This post was originally written by CJ Moore.
When I started researching for my story about marketing to Hispanics online for Inside Self Storage Magazine, I quickly figured out the foremost authority on the subject was Carla Briceno.
Briceno is the cofounder of Bixal, a company that provides strategic communications and marketing for organizations targeting the online Hispanic market.
Briceno provided me with some great information, all of which I was not able to get into my story. So I thought I would share our interview for more information on marketing to Hispanics online. Enjoy.
A: Latinos see the Internet as a way to connect with friends and family, improve themselves and their families, and find important information on services and products that they are interested in. Social media in particular has become very popular with Hispanics over-indexing in a number of areas, largely due to a lack of professional Spanish language content out there. As a result, many Latinos are creating their own content using these new online tools.
A: Identify what segments of the Hispanic market you’re most interested in, do your research and develop a strategy based on your findings.
A: This depends on what segments of the Hispanic audience you’re trying to reach as well as their lifestage.
According to a recent study by AOL, 23 percent of the online Hispanic market is Spanish-dominant, 31 percent is bilingual and 46 percent is English dominant.
Additionally, the data shows that a significant percentage of Hispanic families, whether young, mature, or in their prime of life, prefer Spanish language content.
A: Human translation definitely. Machine translation is not good enough yet. Even a professional literal translation of your original general market materials is usually not effective. A better approach is to identify your audiences, take steps to understand their unique needs, interests, and demographics and develop original content, or at a minimum content that speaks to your audience in both a culturally and linguistically-appropriate way.
Some important questions to ask:
How do they perceive your products and services?
How are they using them?
What are their typical needs in this area?
What are their language preferences?
How are they using the Internet and social media?
What factors play a role in how they might use your products and services?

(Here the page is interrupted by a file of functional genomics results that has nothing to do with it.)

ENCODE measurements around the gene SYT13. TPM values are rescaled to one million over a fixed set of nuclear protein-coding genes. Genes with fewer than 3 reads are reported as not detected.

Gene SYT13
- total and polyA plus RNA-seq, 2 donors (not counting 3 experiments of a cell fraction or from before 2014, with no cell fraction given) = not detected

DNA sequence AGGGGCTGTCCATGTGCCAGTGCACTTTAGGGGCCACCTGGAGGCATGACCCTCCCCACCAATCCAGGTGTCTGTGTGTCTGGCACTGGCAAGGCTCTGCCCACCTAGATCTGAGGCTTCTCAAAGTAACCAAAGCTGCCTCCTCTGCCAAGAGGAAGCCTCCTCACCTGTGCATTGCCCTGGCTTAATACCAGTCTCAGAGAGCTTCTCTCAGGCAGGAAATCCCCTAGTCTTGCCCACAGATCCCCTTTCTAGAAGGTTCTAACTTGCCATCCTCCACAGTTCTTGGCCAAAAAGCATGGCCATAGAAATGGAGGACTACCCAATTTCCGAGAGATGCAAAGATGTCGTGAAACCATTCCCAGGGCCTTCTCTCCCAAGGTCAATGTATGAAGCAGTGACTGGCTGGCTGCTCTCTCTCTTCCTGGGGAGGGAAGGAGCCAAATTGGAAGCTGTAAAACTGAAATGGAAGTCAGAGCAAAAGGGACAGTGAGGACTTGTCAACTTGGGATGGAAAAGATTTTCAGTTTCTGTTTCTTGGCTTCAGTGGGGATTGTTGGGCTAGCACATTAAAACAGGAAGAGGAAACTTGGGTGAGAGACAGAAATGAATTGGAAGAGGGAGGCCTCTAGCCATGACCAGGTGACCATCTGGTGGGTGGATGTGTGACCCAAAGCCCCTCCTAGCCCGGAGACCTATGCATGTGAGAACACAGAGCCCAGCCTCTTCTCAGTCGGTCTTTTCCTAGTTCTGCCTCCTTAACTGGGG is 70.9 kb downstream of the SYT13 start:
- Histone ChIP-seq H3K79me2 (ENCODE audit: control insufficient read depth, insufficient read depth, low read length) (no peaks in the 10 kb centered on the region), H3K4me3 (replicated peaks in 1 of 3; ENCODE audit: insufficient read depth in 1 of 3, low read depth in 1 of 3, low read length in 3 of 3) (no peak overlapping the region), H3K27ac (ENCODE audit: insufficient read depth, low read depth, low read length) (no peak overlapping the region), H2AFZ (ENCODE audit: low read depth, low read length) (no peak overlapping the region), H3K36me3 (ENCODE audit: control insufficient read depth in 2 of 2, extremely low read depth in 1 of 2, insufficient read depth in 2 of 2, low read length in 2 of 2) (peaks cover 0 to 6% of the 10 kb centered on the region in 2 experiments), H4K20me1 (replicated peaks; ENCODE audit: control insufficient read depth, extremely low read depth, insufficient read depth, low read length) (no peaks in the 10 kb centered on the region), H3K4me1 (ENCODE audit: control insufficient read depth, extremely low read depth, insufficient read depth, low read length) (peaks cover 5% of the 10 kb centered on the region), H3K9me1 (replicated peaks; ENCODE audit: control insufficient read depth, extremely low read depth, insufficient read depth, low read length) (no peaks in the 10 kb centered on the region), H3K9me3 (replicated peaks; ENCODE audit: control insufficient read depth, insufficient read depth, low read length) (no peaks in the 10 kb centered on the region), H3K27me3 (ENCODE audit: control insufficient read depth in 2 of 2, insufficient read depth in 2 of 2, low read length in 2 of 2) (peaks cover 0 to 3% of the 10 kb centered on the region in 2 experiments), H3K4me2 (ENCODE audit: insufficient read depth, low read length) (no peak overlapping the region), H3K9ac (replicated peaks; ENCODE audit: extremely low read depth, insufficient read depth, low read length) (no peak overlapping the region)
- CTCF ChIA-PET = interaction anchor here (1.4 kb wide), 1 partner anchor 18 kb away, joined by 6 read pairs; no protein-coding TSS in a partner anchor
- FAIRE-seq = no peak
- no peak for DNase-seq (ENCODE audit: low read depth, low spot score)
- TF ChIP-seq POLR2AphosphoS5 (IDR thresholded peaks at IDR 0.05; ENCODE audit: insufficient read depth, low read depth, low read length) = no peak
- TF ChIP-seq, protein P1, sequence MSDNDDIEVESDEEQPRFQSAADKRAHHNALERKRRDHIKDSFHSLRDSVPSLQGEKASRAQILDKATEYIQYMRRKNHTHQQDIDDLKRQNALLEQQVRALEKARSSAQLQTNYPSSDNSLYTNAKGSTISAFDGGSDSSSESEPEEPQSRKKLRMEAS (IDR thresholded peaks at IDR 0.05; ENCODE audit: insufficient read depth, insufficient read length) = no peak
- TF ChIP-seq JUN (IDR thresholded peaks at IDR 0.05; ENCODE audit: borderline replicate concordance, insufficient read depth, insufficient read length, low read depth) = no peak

A: In my opinion, no translation is better than a machine translation. Poor or awkward translations communicate to your audience that you don’t value or understand them as much as your general market.
A: By doing your research up front, which doesn’t have to be overly formal, to understand the perceptions of the members of the specific segment you are trying to reach, you can develop an online presence, whether it be on your website or on some of the key social media platforms, that is culturally-relevant and focused on providing the information that the growing online Hispanic audience is looking for.
A: By really understanding what aspects of their product are important to this market segment, by respecting their language and language preferences, and by creating a two-way dialogue. This is where social media is useful. More and more Latinos are using social media and this offers brands the opportunity to listen to what is being said about their products or their competitors and engage in two-way conversations that can help them shine a light on their brands.
A: When I was at Sprint Nextel, managing projects for the Hispanic eCommerce site, we saw something similar. In some cases, Latinos may prefer to do their research online and then actually go to the establishment in person to make their purchases. This could also be due to their lack of trust in Spanish-language websites. There are many poorly translated sites out there, which has caused many Latinos to lose trust in all sites. It’s important to keep in mind that any communications effort that is of high-quality and focused on the audiences’ specific circumstances will engender trust and set itself apart. A recent survey by ARAnet Adfusion shows that Hispanics are more likely than African-Americans and Non-Hispanic Whites to take action online after reading a banner ad.